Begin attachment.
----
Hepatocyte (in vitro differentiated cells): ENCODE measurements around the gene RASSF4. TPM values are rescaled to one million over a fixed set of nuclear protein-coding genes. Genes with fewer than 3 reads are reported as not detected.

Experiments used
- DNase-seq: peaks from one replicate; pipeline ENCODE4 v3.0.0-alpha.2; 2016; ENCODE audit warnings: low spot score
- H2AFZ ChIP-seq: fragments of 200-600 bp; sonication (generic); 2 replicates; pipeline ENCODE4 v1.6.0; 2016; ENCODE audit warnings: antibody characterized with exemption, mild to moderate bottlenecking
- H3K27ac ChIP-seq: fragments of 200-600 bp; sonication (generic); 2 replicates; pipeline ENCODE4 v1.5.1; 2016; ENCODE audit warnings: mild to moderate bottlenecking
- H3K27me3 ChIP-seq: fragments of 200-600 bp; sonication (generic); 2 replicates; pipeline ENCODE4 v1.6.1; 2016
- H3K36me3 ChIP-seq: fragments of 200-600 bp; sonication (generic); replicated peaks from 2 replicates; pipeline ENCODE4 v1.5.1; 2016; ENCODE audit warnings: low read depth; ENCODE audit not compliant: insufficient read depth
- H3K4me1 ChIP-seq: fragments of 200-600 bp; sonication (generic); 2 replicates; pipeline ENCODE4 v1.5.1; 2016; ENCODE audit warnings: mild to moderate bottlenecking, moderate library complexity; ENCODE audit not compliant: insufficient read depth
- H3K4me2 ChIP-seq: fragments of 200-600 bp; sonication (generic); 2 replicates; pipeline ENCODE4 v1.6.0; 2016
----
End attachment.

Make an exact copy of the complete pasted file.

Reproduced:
Hepatocyte (in vitro differentiated cells): ENCODE measurements around the gene RASSF4. TPM values are rescaled to one million over a fixed set of nuclear protein-coding genes. Genes with fewer than 3 reads are reported as not detected.

Experiments used
- DNase-seq: peaks from one replicate; pipeline ENCODE4 v3.0.0-alpha.2; 2016; ENCODE audit warnings: low spot score
- H2AFZ ChIP-seq: fragments of 200-600 bp; sonication (generic); 2 replicates; pipeline ENCODE4 v1.6.0; 2016; ENCODE audit warnings: antibody characterized with exemption, mild to moderate bottlenecking
- H3K27ac ChIP-seq: fragments of 200-600 bp; sonication (generic); 2 replicates; pipeline ENCODE4 v1.5.1; 2016; ENCODE audit warnings: mild to moderate bottlenecking
- H3K27me3 ChIP-seq: fragments of 200-600 bp; sonication (generic); 2 replicates; pipeline ENCODE4 v1.6.1; 2016
- H3K36me3 ChIP-seq: fragments of 200-600 bp; sonication (generic); replicated peaks from 2 replicates; pipeline ENCODE4 v1.5.1; 2016; ENCODE audit warnings: low read depth; ENCODE audit not compliant: insufficient read depth
- H3K4me1 ChIP-seq: fragments of 200-600 bp; sonication (generic); 2 replicates; pipeline ENCODE4 v1.5.1; 2016; ENCODE audit warnings: mild to moderate bottlenecking, moderate library complexity; ENCODE audit not compliant: insufficient read depth
- H3K4me2 ChIP-seq: fragments of 200-600 bp; sonication (generic); 2 replicates; pipeline ENCODE4 v1.6.0; 2016